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Album reviews: J. Cole, Frankie Cosmos, Jimi Hendrix, Unknown Mortal Orchestra

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Maxton Schulte, Channels Staff

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J. Cole – “KOD”

J. Cole’s addiction-themedKOD”is arguably the most relevant album to have been released this month. Alongside his elusive alter ego kiLL edward, the ambitious North Carolina rapper tests creative boundaries once again and proves his originality can stand alone.

From sabotaging love to abusing drugs, the infectious “KOD” explores the many emotional and medicinal potholes that societies can fall into. Voices throughout the concept album echo “choose wisely,” a targeted response to the contemporary SoundCloud rappers and their appalling influence on the youth.

Although Cole’s conscious lyrics tend to overmoralize listeners at times, his intentions as a public figure should be recognized. His album’s depth makes it an experience within itself, and not one that should just be heard in the background.

Highlights: “Photograph,” “The Cut Off” and “1985.”

 

Frankie Cosmos – “Vessel”

Lo-fi indie queen Greta Kline delivers a simple third album “Vessel,” an 18-track introspective following her trustworthy dream-like aesthetic.

Across all of the recordings, the gentle voice of Frankie Cosmos (the artist’s stage name) drapes her distinct lyricism above each luring musical vignette. Her vocals are at the front of the album’s punky instrumentations and are clearly leveled as if she’s personally singing to you straight from a journal entry.

While a large portion of “Vessel” is quickly forgettable, the half-hour listen is a momentary detox, helping your mind drift away from your worries. All in all, Kline showcases a familiar take on simplicity.

Highlights: “Duet,” “I’m Fried” and “The End

 

Jimi Hendrix – “Both Sides Of The Sky”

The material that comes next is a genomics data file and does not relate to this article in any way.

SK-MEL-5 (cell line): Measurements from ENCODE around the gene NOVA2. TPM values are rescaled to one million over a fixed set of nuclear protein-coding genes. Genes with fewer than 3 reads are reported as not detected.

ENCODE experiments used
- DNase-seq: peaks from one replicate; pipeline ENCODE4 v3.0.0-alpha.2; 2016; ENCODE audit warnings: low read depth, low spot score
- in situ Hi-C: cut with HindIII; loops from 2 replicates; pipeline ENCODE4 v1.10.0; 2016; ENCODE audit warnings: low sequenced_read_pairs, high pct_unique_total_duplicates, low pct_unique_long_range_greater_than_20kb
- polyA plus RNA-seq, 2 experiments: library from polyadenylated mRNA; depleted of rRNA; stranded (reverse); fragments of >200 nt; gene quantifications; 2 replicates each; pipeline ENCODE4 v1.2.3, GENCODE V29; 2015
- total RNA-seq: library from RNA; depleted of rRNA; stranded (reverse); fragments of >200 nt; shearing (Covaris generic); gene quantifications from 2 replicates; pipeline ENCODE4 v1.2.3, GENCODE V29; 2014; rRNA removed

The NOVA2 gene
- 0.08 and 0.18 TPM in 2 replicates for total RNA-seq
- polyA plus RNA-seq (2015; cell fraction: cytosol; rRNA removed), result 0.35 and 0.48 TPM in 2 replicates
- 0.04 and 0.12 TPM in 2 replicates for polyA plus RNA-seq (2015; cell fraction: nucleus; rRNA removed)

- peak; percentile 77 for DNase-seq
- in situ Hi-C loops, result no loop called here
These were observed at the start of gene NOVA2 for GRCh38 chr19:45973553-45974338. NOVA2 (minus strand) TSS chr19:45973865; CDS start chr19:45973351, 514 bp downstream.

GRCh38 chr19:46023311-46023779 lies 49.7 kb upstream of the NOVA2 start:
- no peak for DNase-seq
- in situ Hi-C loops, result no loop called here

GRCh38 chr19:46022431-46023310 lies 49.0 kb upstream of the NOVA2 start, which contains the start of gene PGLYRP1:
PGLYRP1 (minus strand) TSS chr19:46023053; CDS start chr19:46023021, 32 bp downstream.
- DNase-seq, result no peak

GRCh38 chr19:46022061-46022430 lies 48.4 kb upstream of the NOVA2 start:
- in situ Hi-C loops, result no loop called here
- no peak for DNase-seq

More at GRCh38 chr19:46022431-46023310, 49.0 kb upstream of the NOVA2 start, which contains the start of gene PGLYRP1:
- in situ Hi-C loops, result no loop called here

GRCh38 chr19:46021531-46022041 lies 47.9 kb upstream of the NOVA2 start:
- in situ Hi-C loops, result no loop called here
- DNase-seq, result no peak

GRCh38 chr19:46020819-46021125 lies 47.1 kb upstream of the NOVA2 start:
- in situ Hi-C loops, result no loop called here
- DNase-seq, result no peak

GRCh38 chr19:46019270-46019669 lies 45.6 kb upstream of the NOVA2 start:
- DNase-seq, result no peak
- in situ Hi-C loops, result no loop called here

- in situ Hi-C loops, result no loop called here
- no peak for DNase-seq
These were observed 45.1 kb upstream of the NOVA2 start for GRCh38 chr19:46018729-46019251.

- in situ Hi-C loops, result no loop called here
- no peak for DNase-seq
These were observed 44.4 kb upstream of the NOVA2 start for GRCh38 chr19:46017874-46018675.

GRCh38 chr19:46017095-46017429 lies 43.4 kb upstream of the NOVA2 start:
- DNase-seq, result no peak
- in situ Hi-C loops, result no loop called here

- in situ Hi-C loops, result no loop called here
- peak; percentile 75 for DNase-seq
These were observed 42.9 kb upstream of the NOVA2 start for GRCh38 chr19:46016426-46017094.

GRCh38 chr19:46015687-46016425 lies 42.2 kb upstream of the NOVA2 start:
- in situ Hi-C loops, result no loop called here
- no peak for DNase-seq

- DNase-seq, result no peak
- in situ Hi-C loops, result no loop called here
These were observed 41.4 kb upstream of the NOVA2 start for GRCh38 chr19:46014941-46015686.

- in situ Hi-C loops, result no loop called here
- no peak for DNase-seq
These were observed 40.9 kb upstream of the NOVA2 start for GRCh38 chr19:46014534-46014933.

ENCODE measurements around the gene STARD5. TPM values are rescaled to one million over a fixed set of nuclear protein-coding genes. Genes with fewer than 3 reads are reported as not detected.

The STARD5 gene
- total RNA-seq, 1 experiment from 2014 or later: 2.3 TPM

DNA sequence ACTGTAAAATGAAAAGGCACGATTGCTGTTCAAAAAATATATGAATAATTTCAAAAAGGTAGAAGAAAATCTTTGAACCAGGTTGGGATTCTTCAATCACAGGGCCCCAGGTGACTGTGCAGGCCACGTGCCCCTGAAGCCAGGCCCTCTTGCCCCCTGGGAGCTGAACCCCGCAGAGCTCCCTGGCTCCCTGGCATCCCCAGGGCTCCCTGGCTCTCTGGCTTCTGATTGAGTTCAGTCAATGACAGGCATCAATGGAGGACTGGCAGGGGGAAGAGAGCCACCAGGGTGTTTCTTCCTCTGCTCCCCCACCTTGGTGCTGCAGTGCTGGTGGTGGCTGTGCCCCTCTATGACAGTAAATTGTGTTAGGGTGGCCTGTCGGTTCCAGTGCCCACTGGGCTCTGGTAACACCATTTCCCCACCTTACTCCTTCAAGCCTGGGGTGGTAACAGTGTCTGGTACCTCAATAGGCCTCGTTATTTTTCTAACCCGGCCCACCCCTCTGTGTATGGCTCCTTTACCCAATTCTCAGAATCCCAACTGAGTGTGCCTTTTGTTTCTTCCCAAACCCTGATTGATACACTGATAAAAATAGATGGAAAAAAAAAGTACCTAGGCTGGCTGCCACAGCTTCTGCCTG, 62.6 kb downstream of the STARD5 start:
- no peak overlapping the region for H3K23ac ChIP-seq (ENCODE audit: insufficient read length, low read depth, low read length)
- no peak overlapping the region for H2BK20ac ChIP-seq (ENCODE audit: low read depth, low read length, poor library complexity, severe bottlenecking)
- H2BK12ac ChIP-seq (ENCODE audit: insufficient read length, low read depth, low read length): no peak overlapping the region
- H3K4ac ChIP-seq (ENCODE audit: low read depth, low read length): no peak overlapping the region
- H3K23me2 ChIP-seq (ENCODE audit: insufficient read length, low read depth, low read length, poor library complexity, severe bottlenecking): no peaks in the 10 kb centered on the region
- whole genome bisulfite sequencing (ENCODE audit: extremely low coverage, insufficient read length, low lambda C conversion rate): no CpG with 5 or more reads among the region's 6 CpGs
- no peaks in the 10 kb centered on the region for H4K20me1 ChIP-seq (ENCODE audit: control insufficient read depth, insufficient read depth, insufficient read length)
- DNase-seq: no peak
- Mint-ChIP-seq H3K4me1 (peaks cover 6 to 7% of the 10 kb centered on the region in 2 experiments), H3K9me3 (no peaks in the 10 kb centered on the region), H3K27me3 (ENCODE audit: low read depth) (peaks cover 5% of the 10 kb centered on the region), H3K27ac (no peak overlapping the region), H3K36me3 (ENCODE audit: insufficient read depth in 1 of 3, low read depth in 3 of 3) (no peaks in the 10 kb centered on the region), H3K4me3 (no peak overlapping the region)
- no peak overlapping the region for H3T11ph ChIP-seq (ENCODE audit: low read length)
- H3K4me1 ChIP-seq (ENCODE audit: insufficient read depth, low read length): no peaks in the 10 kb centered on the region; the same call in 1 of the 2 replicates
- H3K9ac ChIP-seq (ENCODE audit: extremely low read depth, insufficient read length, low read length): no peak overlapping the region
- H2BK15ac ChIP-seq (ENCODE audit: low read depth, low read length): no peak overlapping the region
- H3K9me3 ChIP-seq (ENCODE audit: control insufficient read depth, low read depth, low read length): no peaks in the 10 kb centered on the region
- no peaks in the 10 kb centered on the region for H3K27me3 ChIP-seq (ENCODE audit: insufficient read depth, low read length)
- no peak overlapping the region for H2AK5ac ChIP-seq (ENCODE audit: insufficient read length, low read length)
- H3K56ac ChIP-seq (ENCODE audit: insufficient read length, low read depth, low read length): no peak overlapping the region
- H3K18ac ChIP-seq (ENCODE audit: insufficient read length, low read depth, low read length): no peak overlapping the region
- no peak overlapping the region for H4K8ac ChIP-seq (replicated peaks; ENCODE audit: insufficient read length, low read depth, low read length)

Forty-eight years after Jimi Hendrix left us, his loyal producer and engineer Eddie Kramer concludes the legendary guitarist’s posthumous trilogy with a refreshing album filled with Hendrix’s best-kept-secret gems.

From cosmic-blues anthems to funky instrumentals, the 13 unreleased recordings between 1968 and 1970 present Hendrix’s signature irreverence. Surprise appearances by Stephen Stills from Crosby, Stills & Nash and blues guitarist Johnny Winter from Muddy Waters’ band offer an eclectic twist hinting at where the musical trip is heading.

As the finale to Hendrix’s studio albums, Kramer’s polished mixes off “Both Sides Of The Sky” honors every instrument in a contemporary spotlight, reminding us once again of how timeless Jimi Hendrix will always be.

Highlights: “Mannish Boy” (Muddy Waters), “Jungle” and “Sweet Angel

 

Unknown Mortal Orchestra – “Sex & Food”

New Zealand’s psychedelic rock outfit Unknown Mortal Orchestra returns with an enticing and moderately danceable fourth album “Sex & Food,” three years after its previous commercial success “Multi-Love.”

The project’s soul, Ruban Nielson, carries one of the torches for this so-called ‘rock is dead’ era by keeping contemporary guitar music afloat with his distinct wave-y and distorted tones, reminiscent of the late ‘60s newly found fuzz and the favored rotary effect.

Aside from the abrupt lead single “American Guilt,” the hypnotic 12-track album flows smoothly from song to song with Nielson’s masked vocals putting more attention on the busy instrumentals and arrangements.

In its entirety, Nielson’s effective analog-to-digital charm on “Sex & Food” hints at what’s on the horizon for the future of rock music.

Highlights: “Major League Chemicals,” “Hunnybee,” “If You’re Going To Break Yourself

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Album reviews: J. Cole, Frankie Cosmos, Jimi Hendrix, Unknown Mortal Orchestra